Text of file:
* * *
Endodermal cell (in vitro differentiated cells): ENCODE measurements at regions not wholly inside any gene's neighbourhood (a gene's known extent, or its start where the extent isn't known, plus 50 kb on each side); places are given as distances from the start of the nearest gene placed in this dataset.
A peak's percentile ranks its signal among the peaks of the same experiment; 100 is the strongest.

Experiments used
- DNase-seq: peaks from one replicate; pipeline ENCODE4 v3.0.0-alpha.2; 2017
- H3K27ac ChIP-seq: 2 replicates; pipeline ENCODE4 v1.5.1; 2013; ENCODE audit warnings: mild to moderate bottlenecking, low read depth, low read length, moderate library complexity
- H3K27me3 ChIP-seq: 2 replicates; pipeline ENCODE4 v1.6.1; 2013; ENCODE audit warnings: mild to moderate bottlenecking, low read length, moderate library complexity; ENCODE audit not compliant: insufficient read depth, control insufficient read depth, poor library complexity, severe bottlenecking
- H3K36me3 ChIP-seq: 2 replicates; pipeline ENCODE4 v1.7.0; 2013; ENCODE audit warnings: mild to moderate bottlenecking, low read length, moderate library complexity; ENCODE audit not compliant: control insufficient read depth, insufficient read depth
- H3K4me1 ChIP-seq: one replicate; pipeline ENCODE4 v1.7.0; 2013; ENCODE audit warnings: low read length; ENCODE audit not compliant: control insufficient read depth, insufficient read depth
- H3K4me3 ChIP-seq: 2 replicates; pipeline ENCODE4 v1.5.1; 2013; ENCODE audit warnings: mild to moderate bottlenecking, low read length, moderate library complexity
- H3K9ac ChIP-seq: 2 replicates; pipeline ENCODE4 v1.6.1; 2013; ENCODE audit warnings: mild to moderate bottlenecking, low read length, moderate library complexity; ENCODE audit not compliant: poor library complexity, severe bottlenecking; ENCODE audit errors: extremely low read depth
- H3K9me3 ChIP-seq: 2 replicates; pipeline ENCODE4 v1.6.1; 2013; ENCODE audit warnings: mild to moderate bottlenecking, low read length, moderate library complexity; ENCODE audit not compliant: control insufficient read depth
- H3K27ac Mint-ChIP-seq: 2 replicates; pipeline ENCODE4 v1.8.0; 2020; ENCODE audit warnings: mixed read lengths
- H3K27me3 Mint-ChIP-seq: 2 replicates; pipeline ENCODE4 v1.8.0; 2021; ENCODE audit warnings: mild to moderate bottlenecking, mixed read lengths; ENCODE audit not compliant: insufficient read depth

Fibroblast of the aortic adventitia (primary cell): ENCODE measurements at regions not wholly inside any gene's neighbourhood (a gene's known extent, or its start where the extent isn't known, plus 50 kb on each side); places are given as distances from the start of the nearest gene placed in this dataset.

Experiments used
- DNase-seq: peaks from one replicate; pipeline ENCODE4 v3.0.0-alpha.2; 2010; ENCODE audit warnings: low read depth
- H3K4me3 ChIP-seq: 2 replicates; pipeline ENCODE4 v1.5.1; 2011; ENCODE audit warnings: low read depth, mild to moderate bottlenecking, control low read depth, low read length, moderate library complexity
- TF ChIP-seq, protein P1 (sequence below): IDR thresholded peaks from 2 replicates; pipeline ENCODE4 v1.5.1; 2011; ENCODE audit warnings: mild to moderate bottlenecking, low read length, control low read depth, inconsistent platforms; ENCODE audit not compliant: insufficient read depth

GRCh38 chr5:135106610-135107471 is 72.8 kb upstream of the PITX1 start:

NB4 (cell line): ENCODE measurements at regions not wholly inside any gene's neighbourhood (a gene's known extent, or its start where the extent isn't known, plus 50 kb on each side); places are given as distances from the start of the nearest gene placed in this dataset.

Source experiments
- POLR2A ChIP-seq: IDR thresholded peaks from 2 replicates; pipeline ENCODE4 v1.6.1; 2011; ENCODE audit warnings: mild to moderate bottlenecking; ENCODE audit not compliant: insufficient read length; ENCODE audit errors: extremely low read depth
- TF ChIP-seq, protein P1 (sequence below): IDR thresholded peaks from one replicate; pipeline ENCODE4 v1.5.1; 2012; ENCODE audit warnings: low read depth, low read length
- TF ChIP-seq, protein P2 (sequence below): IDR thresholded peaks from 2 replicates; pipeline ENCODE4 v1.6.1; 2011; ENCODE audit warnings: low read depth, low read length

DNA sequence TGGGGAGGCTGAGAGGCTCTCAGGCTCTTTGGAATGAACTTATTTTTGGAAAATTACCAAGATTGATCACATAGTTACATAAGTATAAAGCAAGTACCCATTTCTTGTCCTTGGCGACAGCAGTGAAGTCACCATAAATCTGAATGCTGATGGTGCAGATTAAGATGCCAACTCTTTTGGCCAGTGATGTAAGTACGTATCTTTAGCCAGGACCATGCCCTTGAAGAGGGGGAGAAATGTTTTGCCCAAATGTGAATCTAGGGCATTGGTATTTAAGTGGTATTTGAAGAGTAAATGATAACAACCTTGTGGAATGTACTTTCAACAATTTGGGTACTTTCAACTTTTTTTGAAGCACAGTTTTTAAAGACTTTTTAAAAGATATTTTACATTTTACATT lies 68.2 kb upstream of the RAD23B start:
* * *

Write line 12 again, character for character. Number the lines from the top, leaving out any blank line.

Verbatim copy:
- H3K27ac Mint-ChIP-seq: 2 replicates; pipeline ENCODE4 v1.8.0; 2020; ENCODE audit warnings: mixed read lengths